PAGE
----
In the evening of January 15, on the 72 year of life, Viktor Ivanovich Anpilov, leader of the movement “Labor Russia”, died. In recent years, his name has actually not sounded from the screens and from the pages of newspapers (and his position was largely controversial). But without this person it is difficult to imagine the political landscape of 90, when the notion of “non-parliamentary opposition” was associated with it. Opposition to the Yeltsin regime — a regime that not only led to the impoverishment of the majority of the population and the enrichment of the handful, but also consistently surrendered the interests of Russia.
Viktor Anpilov was born in the village of Belaya Glina in the northeast of the Krasnodar Territory on 2 in October 1945 (by the way, he always proudly called himself the Victory Peer, and one of his journalistic pseudonyms is Beloglinets). In an ordinary rural family, in addition to him, there were five more children. Stood hungry post-war years. Father of the family - crippled in war. So Viktor had to start his career early. When he was not yet 15 years old, he left for Taganrog. After a vocational school, he worked as a mechanic at the Taganrog combine plant, studied at a school for working youth. The young man had a dream - to become a journalist.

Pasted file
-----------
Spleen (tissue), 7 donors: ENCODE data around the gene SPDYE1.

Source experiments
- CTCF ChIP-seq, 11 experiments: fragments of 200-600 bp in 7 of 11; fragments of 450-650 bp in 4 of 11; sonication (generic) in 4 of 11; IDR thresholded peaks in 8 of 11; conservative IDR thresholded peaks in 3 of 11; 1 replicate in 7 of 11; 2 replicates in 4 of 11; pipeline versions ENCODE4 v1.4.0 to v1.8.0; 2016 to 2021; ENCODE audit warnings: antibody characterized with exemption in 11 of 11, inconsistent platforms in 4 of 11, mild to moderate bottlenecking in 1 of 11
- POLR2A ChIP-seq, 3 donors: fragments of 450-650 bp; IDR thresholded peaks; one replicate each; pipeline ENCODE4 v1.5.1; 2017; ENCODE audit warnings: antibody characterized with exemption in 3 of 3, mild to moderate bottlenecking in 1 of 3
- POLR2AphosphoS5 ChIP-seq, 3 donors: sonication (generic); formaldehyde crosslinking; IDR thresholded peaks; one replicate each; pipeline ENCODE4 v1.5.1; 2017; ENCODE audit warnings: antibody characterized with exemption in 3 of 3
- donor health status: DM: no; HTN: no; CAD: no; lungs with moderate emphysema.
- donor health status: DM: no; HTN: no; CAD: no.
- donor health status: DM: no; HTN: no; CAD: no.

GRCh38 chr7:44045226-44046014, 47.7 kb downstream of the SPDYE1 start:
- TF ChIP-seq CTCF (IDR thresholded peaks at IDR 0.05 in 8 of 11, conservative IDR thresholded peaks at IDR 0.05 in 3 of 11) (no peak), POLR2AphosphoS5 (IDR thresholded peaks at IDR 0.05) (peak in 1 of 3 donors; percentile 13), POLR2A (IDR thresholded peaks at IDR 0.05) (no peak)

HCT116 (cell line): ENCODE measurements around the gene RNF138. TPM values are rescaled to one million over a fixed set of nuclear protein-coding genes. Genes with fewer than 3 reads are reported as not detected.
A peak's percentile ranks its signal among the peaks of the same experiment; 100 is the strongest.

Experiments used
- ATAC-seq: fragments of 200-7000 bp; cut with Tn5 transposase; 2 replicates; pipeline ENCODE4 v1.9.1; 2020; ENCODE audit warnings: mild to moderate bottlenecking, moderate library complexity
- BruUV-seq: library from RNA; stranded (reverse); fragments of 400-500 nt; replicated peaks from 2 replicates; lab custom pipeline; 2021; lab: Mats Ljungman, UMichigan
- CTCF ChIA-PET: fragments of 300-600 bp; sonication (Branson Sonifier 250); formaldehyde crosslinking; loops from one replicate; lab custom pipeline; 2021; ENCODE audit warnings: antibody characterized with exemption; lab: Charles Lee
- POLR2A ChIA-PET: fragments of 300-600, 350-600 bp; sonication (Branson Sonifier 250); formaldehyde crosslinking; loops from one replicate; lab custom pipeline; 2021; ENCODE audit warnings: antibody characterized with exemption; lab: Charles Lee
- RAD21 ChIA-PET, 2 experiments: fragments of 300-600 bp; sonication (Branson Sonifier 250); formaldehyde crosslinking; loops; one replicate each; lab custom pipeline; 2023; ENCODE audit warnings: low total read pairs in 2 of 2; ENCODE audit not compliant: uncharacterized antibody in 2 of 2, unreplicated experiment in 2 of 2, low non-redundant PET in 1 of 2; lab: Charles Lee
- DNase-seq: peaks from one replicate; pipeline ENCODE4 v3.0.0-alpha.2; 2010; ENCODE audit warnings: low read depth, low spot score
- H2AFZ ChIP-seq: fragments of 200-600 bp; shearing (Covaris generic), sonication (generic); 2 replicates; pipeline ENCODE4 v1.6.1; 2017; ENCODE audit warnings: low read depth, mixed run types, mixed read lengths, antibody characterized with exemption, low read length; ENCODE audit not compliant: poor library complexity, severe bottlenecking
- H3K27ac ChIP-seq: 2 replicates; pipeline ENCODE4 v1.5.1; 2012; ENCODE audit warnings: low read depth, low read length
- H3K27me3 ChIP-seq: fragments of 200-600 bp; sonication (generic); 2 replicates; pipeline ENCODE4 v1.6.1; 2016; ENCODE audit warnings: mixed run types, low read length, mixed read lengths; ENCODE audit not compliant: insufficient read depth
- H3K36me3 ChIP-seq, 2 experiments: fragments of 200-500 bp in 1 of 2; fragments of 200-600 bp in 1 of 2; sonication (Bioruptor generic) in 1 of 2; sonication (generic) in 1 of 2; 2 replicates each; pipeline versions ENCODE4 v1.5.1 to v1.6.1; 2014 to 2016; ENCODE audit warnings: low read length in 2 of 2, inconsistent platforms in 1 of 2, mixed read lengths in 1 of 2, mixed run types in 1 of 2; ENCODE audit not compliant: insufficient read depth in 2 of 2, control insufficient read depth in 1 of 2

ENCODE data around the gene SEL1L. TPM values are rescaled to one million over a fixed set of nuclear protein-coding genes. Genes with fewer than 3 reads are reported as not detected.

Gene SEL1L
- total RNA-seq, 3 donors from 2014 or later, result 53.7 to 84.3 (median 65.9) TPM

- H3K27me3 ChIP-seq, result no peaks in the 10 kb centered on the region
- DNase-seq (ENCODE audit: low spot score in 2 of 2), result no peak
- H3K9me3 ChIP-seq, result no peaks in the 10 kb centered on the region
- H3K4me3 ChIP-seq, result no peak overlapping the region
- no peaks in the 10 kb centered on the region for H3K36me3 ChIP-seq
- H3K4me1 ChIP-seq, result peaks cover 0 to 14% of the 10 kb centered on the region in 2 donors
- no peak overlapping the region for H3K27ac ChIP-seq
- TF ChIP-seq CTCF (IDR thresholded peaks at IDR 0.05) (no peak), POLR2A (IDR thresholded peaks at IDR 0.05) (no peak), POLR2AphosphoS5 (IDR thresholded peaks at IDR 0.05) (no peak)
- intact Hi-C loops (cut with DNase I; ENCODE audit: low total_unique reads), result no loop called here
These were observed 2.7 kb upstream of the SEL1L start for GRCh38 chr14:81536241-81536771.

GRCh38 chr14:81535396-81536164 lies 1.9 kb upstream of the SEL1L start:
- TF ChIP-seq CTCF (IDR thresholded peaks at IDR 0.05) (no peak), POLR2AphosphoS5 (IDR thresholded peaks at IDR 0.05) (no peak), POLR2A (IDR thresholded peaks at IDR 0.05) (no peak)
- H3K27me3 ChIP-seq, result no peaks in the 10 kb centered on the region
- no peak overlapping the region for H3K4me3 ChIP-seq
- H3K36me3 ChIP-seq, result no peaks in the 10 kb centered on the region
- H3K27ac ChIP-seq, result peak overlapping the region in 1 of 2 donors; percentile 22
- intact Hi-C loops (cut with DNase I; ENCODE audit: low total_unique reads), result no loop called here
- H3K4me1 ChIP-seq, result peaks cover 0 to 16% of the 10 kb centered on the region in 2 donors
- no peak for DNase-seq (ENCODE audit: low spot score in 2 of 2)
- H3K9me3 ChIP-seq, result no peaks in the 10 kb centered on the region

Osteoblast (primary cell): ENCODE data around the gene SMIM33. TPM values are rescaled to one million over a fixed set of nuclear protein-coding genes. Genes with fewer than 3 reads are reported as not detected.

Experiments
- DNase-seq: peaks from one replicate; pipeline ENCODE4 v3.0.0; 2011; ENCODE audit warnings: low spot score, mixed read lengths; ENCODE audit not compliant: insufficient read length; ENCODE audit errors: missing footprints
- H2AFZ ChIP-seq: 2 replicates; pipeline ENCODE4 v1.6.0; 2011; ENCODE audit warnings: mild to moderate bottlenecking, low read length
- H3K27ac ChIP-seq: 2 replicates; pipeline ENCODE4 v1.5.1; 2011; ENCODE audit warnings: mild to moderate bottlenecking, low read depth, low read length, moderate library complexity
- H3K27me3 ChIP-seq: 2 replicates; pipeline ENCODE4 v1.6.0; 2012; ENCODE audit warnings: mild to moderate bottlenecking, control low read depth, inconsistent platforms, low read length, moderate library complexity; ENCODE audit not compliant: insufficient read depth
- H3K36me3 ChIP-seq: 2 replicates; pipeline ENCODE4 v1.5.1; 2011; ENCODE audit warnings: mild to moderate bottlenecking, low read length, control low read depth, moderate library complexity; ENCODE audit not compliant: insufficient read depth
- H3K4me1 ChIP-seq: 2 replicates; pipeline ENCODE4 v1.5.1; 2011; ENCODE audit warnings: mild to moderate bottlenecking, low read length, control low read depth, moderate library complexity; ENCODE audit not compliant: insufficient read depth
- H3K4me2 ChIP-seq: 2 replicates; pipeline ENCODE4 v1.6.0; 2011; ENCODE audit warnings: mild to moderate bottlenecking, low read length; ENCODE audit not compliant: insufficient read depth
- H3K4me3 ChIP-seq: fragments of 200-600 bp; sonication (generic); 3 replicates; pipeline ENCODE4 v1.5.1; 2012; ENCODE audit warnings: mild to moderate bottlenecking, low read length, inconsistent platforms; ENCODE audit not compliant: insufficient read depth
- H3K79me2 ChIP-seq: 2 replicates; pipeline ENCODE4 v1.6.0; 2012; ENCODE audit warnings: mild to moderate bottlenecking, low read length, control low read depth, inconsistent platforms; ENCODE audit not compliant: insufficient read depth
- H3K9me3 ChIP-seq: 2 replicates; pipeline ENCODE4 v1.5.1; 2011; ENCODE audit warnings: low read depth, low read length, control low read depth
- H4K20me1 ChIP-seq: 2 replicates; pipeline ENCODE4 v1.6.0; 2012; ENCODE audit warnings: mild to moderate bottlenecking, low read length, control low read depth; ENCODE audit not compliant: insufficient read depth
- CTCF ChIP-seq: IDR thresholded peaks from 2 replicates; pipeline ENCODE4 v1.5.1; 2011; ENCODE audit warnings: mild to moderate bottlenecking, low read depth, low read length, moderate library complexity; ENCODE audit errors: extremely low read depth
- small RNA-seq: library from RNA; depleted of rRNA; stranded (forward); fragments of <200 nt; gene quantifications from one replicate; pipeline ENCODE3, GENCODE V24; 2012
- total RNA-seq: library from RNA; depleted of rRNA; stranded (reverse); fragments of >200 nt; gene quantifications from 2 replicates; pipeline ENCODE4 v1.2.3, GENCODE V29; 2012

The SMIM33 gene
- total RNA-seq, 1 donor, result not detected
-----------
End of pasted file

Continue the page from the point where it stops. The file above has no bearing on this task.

In 1964, Victor was drafted into the army. After serving in the missile forces, after his return he became a correspondent for the newspaper “The Way of the October Revolution”, published in Beloglinsky district. Then he entered the Moscow State University. M. Lomonosov at the Faculty of International Journalism. In 1972, he joined the CPSU.
After graduating from Moscow State University, thanks to his excellent knowledge of Spanish, Anpilov achieved direction to Havana, to the Cuban Petroleum Institute, as a translator. He fell in love with Latin America, with its culture and traditions of struggle. So, he was shocked by the events of 1973 of the year in Chile, the murders of Allende and Victor Hara. Later in his memoirs he will write about a rally of solidarity with the Chilean people, which was held in Havana in October 1973 of the year. About how a million people listened to the speech of Fidel Castro, and then the widow of Salvador Allende spoke out, and the whole square cried, grieving for the tragedy.
Returning to the USSR, in 1974-1978, Viktor Ivanovich worked as a correspondent for the Leninets newspaper, published in the Moscow Region. However, he wanted to go back to Latin America. And he succeeded.